regard that definition as pretty meaningless.

>It feels to me as though you are going to define as "material" -
>and thus by implication as straight-jacketed by an a priorism -
>whatever entities, actions etc constitute the scientific model
>of nature at any future time - unless it incorporates an
>irreducably mental substance or quality.

Now it seems to me here that you're looking for a rigid
definition of materialism, and that in itself indicates to me
that you're approaching philosophical concepts in the wrong way.
Philosophical concepts simply can't be defined rigidly. I'm
tempted to say they cannot be treated rigorously either, but
that would be somewhat misleading. Certainly they cannot be
rigorously developed in the way mathematical concepts are
developed; if they could then they would _be_ mathematical
concepts.

I regard materialism as any doctrine which entails certain
assumptions about mind, notably that mind emerges from the
fundamentals of existing physical theory or of some forseeable
physical theory, and that mind is supervenient on those
fundamentals. I'm not particularly interested in how those
theories might develop a thousand years hence, because as you
say we have no idea what knowledge those theories will encode
and certainly no way of predicting what their fundamentals will
be. And I reject _as science_ any theory which incorporates
these assumptions in a way that is completely untestable.

>So, what has physics encountered? It is at the moment pluralist,
>unlike either materialism or idealism, and the parts of its
>ontology relate in strangely abstract and sometimes
>counterintuitive ways.

Whoa there - do you mean that physics is ontologically
pluralist, or just epistemologically pluralist? If you really do
think physics is ontologically pluralist, I think you're
probably in a minority of one - though you may have plenty of
company from the vast army of amateur philosophers who simply
have no idea whether they are talking about ontology or
epistemology.

>The conventional standard model contains
>a number of types of entities and qualities that may themselves
>have inimical dual characters and are in tension with one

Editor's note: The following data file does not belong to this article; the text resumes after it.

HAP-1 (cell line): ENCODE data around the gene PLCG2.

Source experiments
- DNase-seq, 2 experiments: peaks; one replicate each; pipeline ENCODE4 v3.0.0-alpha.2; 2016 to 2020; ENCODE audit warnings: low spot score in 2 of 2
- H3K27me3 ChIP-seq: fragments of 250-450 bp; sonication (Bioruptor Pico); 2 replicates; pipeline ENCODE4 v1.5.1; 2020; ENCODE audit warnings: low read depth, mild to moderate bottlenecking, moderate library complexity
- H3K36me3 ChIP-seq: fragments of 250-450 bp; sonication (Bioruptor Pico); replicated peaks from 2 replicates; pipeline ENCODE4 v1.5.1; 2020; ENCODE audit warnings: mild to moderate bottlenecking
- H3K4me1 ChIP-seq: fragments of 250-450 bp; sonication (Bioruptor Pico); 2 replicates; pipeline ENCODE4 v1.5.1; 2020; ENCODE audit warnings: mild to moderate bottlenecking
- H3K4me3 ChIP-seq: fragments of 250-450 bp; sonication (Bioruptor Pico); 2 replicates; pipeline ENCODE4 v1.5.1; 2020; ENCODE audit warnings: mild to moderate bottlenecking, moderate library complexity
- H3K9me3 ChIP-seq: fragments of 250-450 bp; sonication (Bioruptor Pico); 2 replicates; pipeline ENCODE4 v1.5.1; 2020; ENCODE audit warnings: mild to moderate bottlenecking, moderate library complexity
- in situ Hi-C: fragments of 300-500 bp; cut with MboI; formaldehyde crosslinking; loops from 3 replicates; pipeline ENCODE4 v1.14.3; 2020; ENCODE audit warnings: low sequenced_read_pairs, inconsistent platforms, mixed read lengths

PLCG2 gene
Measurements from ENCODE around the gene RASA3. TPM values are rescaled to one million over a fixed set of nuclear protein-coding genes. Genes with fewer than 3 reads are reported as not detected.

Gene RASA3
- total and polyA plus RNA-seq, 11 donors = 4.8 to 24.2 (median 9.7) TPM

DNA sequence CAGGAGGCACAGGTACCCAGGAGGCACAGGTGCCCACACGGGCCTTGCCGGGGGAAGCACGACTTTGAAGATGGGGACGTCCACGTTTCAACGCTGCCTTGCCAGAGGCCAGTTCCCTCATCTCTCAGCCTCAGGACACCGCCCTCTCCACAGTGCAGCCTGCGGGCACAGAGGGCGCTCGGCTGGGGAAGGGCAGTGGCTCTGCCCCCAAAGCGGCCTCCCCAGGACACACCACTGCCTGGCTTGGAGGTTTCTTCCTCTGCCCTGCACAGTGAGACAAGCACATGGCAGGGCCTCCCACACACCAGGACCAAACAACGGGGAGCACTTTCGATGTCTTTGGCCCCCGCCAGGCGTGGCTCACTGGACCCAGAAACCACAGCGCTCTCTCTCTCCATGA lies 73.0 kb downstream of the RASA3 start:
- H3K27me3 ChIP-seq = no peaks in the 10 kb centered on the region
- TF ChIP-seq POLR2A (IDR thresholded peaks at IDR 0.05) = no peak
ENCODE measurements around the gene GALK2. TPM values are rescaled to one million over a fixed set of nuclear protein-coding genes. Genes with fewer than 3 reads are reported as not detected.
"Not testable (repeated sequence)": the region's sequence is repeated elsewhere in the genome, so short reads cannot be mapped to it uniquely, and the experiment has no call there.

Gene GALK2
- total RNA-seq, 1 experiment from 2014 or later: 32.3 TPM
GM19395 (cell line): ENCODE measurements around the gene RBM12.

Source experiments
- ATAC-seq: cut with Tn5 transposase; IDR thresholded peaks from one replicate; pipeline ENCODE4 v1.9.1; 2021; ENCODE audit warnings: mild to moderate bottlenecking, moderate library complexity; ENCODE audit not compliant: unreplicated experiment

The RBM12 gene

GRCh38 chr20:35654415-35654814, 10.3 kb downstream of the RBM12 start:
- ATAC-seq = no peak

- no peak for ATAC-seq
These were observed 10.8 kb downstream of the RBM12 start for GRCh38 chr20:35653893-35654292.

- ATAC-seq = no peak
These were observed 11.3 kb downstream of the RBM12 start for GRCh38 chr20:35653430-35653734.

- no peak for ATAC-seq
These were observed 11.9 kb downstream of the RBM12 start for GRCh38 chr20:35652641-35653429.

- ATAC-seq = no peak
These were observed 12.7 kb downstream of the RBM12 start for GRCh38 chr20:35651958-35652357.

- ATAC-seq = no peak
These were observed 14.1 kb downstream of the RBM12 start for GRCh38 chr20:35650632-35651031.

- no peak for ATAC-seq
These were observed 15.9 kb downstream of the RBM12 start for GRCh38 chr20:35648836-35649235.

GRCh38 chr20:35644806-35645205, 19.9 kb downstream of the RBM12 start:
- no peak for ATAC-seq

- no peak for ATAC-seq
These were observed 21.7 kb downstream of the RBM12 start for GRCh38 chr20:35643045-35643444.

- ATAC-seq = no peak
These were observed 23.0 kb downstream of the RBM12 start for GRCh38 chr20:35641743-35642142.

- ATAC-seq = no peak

>another. For example, we presently have particle/wave,
>boson/fermion, observer/observed (subject/object),
>particle/antiparticle, real/imaginary, categories which cut
>across one another in various ways. The term "matter" now sums
>over a rather complicated set of symmetry groups and categories
>of other kinds with multiple ambiguous and contingent quantum
>properties, set generally against the background of a currently
>still-continuous spacetime metric of unknown dimension and
>unknown topology in a way which is not at all understood
>(spacetime/matter or continuity/discontinuity) .

It's also a mathematical abstraction which has no obvious
ontological interpretation, nor indeed any ontological
interpretation which doesn't get instantly mired in metaphysical
confusion. Nor is this solely a result of QM: The mass-energy
relation from Relativity equates matter to a quantity which is
an abstract property of a system. This is fine for doing
science. But it is not fine if you want to engage in any sort of
ontological speculation or inquiry. My point is that you have to
choose which it is you want to do. If you just want to stick to
the science, then fine, just stick to the science and leave the
ontological questions to one side. This is the purely
operational approach which, in the case of the measurement
problem, is represented by the Copenhagen interpretation.

But you _cannot _claim to be doing pure science while at the
same time meddling with the ontology in a way which is
philosophically amateurish, slapdash and frankly embarrassing.

<snip>

>But I
>don't see the possibility of ever proving a physical non-
>completeness theorem in the present.

And I can't see why anyone would even want to, since this